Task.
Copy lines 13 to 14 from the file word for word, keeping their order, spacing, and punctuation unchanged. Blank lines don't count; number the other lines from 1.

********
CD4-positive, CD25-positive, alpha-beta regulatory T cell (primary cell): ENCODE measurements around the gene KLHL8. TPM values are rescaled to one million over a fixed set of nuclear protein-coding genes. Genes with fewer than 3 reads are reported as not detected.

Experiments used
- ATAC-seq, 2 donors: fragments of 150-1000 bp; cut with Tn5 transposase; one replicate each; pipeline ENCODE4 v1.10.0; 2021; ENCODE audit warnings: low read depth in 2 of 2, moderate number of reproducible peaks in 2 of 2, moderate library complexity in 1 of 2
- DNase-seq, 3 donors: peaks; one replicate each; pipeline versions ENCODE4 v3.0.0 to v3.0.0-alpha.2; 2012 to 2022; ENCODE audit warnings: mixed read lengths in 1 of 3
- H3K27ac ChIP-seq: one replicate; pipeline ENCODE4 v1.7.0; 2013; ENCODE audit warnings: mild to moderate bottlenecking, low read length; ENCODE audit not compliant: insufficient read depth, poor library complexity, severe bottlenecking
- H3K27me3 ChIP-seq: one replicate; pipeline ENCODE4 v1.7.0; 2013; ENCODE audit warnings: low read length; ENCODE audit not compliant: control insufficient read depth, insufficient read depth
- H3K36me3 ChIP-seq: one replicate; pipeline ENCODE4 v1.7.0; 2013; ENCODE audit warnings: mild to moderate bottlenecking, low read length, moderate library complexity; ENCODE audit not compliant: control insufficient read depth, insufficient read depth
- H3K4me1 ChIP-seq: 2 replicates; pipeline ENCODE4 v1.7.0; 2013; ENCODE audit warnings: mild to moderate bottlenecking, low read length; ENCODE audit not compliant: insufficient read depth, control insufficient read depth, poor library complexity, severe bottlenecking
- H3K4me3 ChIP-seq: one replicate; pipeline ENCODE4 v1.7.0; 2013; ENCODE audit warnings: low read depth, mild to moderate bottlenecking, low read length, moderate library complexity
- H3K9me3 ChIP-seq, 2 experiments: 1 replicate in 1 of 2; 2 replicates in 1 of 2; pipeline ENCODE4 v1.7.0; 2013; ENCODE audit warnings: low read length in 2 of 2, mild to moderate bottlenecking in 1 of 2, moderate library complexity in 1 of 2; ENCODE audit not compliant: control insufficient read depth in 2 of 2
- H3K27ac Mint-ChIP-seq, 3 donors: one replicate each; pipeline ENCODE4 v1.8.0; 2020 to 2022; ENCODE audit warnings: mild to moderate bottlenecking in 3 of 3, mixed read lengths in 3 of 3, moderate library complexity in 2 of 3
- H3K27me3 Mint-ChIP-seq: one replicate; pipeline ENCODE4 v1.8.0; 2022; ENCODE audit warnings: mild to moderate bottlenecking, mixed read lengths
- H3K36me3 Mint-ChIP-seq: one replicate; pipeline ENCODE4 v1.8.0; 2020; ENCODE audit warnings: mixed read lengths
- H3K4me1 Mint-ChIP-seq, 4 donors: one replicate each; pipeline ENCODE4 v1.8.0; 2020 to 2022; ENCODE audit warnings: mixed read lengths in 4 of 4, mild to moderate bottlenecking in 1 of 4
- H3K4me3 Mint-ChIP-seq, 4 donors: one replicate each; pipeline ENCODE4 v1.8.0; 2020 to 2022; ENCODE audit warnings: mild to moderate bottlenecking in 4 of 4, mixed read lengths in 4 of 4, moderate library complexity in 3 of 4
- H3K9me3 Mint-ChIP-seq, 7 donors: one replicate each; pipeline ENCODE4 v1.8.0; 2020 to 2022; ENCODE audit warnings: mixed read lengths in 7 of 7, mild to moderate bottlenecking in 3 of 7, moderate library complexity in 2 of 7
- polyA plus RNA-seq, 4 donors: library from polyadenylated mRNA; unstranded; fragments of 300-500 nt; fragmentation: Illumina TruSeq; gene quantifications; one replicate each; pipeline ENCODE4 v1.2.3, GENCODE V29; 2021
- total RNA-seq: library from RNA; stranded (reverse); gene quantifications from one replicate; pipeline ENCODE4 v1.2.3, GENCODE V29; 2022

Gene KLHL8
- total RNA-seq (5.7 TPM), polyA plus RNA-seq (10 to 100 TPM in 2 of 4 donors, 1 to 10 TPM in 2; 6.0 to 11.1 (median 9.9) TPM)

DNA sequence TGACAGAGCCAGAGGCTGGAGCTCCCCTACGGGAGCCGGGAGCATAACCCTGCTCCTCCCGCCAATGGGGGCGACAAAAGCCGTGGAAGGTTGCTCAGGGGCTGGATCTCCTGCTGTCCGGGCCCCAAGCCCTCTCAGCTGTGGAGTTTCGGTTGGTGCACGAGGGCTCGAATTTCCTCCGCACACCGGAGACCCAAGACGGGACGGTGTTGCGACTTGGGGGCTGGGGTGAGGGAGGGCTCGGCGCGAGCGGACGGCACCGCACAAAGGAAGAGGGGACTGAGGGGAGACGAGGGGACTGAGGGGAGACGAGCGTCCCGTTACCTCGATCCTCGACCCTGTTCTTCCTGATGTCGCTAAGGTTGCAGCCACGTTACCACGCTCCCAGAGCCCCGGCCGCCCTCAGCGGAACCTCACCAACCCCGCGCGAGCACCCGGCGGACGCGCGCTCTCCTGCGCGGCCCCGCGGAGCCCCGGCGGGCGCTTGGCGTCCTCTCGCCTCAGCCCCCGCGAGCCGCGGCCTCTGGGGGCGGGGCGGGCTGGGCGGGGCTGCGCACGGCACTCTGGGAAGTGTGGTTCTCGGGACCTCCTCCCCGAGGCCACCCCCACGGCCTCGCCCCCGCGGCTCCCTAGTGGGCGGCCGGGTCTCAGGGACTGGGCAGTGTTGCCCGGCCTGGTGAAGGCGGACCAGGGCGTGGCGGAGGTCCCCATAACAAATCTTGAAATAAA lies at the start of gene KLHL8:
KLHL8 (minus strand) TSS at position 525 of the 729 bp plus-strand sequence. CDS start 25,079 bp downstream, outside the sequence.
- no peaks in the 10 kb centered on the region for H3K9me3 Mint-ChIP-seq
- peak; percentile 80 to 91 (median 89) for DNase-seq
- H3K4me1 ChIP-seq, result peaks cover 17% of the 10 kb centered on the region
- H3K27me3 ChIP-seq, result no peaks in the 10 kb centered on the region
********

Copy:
- H3K36me3 Mint-ChIP-seq: one replicate; pipeline ENCODE4 v1.8.0; 2020; ENCODE audit warnings: mixed read lengths
- H3K4me1 Mint-ChIP-seq, 4 donors: one replicate each; pipeline ENCODE4 v1.8.0; 2020 to 2022; ENCODE audit warnings: mixed read lengths in 4 of 4, mild to moderate bottlenecking in 1 of 4